• March 29th, 2020

My Weekly Takeaway: Exercise boosts academic and work performance

Students and busy working professionals find it hard to fit exercise into their hectic schedules, but taking time for exercise actually increases mental acuity. Exercise truly feeds the brain, essential if you are going to be more effective and efficient. When your brain is performing at full capacity, you focus better, concentrate more and, thus, make smarter decisions.

More and more universities are allowing students and staff members to exercise at work. The University of Namibia (Unam) has exercising facilities on campus. This is one of the key factors contributing to their excellent academic performance because they provide a platform for exercise between lecture sessions. 
Just visualise how much a business will thrive if employees had in-office gyms or in-office yoga classes for their employees. 

Studies have shown that sitting long hours at work places was linked to a lower work productivity and decreased mental well-being. Employers have taken to implement ‘sit less; move more’ interventions such as standing desks and offering employees time for exercise during working hours to improve work productivity.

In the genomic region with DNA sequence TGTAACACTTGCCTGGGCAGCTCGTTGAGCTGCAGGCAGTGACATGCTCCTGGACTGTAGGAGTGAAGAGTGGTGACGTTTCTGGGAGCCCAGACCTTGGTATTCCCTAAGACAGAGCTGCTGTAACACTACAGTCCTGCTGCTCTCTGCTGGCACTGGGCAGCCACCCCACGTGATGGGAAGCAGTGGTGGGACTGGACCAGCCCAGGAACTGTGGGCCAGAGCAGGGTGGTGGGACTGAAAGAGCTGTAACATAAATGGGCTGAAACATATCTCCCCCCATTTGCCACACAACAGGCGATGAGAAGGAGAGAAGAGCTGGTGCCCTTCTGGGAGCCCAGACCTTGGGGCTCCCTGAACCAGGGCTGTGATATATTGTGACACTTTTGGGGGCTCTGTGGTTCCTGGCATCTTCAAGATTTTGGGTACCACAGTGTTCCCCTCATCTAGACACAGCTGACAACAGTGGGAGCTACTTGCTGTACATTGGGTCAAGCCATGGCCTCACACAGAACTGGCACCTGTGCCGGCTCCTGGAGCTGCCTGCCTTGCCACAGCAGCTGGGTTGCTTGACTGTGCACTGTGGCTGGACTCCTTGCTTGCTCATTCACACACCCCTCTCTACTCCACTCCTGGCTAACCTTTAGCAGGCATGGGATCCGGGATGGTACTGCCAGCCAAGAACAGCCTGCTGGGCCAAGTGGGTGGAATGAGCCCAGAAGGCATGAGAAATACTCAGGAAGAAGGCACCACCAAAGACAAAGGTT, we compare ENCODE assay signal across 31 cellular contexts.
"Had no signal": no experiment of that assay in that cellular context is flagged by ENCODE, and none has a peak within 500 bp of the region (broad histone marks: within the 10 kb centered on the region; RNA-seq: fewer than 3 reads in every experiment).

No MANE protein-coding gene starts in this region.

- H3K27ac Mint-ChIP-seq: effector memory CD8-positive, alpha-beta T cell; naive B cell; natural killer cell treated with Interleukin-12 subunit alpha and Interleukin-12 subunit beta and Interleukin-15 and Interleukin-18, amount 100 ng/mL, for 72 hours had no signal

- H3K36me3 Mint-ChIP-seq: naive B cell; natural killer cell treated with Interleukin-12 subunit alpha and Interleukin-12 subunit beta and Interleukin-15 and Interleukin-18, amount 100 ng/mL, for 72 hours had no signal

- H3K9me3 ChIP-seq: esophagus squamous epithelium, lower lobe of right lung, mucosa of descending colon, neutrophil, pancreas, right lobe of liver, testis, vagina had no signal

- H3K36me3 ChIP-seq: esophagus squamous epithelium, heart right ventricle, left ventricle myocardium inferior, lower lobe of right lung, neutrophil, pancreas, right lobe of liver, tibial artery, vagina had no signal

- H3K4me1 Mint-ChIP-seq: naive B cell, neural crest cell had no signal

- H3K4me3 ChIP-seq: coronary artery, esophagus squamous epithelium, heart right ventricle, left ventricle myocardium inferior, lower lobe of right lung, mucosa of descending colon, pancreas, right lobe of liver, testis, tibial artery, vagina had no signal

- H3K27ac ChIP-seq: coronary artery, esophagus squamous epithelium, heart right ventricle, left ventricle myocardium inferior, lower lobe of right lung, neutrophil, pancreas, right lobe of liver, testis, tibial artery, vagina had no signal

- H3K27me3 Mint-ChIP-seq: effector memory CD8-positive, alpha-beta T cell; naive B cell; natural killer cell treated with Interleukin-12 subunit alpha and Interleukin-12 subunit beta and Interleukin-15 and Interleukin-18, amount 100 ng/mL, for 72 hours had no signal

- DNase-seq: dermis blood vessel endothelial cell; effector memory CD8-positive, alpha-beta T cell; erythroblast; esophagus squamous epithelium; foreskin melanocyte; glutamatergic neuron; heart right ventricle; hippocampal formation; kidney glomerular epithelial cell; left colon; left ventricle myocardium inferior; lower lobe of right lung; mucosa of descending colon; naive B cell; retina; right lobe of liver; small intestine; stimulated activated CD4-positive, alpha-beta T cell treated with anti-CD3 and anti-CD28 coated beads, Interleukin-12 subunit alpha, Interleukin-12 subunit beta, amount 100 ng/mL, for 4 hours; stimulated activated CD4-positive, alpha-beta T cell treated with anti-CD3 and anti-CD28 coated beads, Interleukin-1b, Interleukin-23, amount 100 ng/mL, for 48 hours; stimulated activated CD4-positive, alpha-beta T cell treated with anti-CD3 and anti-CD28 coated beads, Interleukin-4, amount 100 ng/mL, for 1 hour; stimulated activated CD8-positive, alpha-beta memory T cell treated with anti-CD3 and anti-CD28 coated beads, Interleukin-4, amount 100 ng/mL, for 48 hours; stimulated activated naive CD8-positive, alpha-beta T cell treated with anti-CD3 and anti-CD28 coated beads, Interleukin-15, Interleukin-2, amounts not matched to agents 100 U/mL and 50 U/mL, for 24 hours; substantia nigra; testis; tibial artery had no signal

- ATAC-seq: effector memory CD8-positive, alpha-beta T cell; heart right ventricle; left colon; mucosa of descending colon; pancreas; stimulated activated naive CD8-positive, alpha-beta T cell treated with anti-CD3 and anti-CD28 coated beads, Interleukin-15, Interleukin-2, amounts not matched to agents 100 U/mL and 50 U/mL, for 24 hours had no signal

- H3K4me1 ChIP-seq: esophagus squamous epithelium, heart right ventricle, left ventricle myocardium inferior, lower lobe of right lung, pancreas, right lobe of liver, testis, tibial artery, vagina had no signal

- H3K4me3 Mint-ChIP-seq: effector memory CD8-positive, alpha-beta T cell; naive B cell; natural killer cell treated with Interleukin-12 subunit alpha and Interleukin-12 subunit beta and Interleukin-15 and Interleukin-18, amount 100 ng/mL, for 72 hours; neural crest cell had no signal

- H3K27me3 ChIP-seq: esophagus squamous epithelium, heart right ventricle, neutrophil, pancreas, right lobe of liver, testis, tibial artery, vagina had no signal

Intelligent Physical Exercise Training (IPET) at work places was conducted in Denmark with a range of occupations, including dentists, office and computer workers, as well as healthcare workers. The results showed that in all jobs, participants improved cardiorespiratory health and muscle strength. These health improvements in turn saw increased productivity and fewer lost work days through illness.

Exercise is recommended for a healthy lifestyle and the benefits of exercise improve attention span, accuracy, memory and how fast our brains process information. All these benefits of exercise enable you to make decisions quickly and, thus, increases your productivity.

Just doing a short exercise workout gives results and you don’t have to break a sweat to get your brain on top form. Increased productivity is noticeable within weeks of implementing an exercise regime. On the whole, exercise raises your energy levels, combats stress, battles fatigue and improves general well-being. 
When you feel happier and energised, you’re more efficient and effective at all tasks in life. The bottom line is that exercise is better than medicine.

Staff Reporter
2020-02-05 08:46:36 | 1 months ago

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